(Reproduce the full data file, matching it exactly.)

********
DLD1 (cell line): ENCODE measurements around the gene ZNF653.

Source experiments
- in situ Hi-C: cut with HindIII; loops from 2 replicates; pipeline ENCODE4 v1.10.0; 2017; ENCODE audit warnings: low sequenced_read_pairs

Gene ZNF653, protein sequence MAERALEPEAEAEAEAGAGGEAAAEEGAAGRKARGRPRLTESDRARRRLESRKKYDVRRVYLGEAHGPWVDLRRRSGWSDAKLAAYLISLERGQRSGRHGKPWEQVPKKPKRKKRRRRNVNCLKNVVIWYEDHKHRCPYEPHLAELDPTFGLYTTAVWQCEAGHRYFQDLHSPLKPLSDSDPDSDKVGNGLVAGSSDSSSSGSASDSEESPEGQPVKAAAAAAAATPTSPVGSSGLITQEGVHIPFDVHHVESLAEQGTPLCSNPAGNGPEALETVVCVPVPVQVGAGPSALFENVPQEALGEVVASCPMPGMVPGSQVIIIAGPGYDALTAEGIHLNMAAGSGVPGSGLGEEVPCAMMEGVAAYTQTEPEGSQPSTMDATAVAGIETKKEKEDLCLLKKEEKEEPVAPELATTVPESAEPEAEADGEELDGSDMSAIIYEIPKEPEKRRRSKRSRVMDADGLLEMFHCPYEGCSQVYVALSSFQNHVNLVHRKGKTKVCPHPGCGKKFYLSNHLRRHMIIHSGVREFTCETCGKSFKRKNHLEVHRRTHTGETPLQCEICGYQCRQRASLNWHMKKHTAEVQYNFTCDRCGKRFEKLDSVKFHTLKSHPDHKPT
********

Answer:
DLD1 (cell line): ENCODE measurements around the gene ZNF653.

Source experiments
- in situ Hi-C: cut with HindIII; loops from 2 replicates; pipeline ENCODE4 v1.10.0; 2017; ENCODE audit warnings: low sequenced_read_pairs

Gene ZNF653, protein sequence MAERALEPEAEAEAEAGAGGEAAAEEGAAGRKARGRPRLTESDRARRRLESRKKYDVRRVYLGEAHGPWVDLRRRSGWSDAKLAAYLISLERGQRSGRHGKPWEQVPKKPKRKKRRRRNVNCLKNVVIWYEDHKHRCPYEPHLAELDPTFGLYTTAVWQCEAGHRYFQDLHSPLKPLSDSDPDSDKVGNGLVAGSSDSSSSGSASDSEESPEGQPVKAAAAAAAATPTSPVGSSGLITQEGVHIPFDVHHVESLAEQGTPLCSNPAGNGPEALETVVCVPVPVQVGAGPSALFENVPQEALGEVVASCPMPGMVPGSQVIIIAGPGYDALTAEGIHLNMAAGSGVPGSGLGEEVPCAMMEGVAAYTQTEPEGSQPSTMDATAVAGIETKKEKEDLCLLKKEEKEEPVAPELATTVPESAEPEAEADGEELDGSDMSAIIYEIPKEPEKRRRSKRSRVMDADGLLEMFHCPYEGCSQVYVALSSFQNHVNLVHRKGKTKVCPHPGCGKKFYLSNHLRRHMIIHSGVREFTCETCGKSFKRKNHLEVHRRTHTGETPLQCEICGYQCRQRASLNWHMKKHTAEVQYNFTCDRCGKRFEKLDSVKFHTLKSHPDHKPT